Intercropping of olive groves in Greece
Description of system
In northern and central Greece, farmers have historically combined olive production with arable crops in the same plot. This ensures a steady economic return each year irrespective of weather conditions or other hazards.
Initial stakeholder meeting
Two stakeholder group meetings focused on agroforestry for olive groves have been held in Greece. The first, attended by 18 stakeholders, took place at Molos, Fthiotida in Central Greece on 25 June 2014. The second, attended by 14 stakeholders took place in Chalkidiki in Northern Greece on 27 June 2015. In Molos, the positive attributes of agroforestry with olive groves included continued olive production alongside benefits in terms of animal health, control of manure, and the creation of wildlife habitats. In Chalkidiki, olive production combined with biodiversity and wildlife habitats again featured highly. The principal negative effects included the management costs, the administrative burden, the complexity of the work, and issues of mechanisation.
In the discussions, it was identified that intercropping was probably only appropriate where the principal product was olives for olive oil production, rather than edible olives which required a high number of pesticides. Some understorey species were thought to enhance oil quality and flavour. A potential research topic was to investigate the most appropriate type of intercrop.
If you would like to know about the activity of these groups, please contact Dr. Anastasia Pantera (email@example.com) of TEI Stereas Elladas, Greece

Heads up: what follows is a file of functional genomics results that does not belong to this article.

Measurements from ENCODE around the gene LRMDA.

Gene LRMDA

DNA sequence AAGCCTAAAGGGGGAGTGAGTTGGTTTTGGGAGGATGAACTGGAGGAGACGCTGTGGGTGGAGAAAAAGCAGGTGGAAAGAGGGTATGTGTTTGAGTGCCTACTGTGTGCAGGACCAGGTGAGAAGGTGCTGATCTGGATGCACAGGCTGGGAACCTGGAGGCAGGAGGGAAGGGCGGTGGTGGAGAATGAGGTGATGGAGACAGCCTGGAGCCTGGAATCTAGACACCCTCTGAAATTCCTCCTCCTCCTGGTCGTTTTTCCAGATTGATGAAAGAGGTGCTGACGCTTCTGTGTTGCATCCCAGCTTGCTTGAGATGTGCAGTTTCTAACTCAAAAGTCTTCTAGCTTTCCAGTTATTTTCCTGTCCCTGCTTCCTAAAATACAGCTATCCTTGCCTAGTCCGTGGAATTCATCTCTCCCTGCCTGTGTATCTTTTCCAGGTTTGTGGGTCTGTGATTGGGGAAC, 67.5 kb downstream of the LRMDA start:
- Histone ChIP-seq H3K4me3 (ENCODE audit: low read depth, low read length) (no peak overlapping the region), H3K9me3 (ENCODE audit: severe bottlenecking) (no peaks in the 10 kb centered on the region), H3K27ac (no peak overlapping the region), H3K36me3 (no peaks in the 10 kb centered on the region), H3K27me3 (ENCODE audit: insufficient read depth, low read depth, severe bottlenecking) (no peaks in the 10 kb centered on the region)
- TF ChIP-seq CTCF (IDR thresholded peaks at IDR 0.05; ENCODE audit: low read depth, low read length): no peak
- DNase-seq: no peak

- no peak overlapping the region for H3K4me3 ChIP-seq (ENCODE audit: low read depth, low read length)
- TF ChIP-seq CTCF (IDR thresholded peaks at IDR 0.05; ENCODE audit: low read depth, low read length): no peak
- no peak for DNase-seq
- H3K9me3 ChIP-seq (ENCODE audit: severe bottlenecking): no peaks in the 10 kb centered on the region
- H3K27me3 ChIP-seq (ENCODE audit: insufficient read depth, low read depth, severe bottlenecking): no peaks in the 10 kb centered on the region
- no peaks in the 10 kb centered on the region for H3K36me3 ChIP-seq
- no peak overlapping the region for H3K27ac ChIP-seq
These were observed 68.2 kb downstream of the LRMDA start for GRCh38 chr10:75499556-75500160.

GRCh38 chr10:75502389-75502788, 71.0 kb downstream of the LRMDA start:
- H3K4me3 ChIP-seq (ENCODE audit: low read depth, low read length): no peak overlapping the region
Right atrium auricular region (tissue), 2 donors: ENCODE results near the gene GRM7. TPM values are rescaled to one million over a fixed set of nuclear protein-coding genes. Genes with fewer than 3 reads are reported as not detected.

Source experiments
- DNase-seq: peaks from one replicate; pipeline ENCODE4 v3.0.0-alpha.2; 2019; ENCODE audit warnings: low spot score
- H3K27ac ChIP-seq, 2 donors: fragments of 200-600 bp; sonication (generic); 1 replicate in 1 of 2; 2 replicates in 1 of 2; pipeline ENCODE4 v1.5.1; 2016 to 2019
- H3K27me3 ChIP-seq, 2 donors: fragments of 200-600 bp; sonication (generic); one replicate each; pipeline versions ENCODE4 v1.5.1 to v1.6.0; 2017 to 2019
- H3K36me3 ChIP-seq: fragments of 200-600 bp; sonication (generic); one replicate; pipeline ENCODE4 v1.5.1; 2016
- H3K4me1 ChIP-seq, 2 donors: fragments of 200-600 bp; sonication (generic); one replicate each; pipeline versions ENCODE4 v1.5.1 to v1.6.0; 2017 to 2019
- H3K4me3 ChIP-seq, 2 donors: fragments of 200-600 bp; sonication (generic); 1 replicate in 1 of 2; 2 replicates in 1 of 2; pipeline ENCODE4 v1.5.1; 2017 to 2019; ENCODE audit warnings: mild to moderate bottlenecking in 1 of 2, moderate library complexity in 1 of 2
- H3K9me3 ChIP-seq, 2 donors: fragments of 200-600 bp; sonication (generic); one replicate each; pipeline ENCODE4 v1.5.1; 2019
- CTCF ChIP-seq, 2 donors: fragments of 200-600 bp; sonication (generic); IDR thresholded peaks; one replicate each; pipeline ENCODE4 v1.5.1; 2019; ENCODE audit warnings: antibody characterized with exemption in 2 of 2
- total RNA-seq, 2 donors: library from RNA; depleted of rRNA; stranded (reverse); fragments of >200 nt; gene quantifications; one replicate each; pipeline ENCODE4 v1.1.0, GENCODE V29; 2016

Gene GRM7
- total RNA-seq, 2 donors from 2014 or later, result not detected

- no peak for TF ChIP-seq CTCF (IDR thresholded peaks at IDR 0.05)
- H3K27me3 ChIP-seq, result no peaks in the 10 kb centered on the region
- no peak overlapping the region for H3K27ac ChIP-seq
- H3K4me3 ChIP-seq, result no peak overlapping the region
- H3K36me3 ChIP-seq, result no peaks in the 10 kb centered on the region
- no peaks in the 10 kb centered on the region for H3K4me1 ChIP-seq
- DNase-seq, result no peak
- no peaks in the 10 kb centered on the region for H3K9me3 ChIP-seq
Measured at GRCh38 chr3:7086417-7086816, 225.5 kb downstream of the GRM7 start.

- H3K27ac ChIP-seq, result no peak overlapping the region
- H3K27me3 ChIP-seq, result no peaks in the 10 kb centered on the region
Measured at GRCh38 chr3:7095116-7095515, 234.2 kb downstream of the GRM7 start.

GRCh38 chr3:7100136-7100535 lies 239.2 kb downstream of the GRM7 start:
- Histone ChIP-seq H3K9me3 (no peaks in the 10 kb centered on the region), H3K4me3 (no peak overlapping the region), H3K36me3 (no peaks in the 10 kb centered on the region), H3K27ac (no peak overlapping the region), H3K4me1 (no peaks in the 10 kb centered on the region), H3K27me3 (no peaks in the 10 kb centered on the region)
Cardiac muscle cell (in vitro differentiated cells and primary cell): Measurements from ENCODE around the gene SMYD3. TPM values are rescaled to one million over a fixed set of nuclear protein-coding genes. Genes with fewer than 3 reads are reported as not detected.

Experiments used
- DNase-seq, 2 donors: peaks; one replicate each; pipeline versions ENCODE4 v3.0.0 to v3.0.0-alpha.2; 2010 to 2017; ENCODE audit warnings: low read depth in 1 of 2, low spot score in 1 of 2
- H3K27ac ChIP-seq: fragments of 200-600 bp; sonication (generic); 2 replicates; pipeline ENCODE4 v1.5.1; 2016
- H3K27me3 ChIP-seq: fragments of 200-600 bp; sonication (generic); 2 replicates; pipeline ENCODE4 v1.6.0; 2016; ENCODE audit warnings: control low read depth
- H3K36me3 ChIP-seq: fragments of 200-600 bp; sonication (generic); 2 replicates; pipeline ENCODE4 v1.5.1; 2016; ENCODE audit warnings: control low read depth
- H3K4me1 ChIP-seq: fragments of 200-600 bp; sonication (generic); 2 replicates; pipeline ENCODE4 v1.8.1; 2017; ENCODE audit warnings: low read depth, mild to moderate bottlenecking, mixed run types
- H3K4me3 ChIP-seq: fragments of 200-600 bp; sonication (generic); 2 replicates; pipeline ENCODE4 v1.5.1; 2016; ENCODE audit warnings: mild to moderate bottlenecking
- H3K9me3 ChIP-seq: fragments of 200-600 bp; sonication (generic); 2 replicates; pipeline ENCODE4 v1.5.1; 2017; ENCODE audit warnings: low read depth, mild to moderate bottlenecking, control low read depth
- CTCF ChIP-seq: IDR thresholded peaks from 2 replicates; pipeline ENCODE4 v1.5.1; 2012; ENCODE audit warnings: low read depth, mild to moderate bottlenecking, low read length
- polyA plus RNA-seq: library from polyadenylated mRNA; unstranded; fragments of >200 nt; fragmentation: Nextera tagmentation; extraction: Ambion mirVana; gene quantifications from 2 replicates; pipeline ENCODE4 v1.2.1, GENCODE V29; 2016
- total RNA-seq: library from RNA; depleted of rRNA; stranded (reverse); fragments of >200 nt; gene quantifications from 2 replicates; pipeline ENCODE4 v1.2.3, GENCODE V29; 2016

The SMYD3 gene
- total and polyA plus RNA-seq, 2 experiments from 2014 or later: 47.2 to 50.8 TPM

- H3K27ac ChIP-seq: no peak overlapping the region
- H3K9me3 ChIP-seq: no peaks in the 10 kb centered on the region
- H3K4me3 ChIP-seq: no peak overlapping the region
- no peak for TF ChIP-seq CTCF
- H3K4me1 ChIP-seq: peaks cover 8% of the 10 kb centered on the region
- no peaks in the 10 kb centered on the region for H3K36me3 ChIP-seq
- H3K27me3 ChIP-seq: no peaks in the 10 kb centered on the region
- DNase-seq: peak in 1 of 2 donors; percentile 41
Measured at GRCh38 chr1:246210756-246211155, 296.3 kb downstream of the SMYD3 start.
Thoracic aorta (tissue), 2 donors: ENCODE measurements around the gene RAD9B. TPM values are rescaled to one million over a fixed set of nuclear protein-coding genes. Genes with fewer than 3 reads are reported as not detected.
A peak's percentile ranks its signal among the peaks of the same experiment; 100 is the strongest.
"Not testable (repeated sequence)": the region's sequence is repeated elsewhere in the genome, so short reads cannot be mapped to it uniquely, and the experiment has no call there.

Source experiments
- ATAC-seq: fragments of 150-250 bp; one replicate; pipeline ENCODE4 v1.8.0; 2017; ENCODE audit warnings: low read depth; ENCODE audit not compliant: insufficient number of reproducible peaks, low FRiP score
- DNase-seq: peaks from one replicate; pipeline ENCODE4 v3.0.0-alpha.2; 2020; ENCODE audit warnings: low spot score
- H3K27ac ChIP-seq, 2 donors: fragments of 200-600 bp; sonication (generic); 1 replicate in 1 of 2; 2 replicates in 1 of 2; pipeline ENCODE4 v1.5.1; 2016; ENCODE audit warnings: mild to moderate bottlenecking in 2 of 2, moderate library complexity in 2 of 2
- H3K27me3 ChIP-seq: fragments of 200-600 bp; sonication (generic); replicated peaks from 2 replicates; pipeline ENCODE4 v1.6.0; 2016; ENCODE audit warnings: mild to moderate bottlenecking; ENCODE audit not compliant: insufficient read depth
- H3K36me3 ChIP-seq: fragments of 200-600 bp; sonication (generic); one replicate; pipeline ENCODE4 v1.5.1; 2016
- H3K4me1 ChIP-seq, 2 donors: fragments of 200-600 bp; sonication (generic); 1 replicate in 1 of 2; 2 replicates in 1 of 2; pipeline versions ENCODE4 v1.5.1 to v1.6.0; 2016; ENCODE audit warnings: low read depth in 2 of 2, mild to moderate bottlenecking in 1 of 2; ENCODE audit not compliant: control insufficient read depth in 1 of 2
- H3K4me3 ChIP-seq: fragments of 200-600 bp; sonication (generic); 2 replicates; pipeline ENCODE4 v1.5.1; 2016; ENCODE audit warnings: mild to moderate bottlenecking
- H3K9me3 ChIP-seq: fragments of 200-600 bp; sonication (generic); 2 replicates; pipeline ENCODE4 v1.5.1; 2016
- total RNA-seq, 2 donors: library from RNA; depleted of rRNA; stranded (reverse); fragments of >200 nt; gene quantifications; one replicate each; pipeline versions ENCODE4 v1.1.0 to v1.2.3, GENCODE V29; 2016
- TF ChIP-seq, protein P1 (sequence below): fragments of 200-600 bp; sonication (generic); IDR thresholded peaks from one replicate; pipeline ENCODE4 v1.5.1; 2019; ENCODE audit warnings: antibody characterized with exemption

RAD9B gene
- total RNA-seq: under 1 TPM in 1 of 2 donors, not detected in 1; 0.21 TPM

Download the initials stakeholders reports
Download the initial research and development protocol
Research and development protocols for the two sites were produced in March 2015.
Download the system description
A research update on intercropping olives at Molos in Greece was produced in December 2015 and January 2016.
The stakeholder group at Molos in Central Greece focused on the use of chickpeas and oregano as an intercrop for olive production. The three year trial suggests that olive production in the area intercropped with nitrogen-fixing chickpeas was the same as where there was no intercrops and the olive trees received nitrogen fertiliser. There was evidence that the intercropping with chickpeas reduced phosphorus levels in the soil surface.
The stakeholder group at Chalkidiki in Northern Greece focused on the use of barley (with nitrogen and phosphate fertiliser) and barley with common vetch (with phosphate fertiliser) as an intercrop for olive production. The olive trees are reported to have benefited from the intercropping. The yield from the intercropped barley (2.7 t/ha) was similar to the 3 t/ha achieved by barley in a control area. The lesson learnt report highlights that the success of the system requires good field management.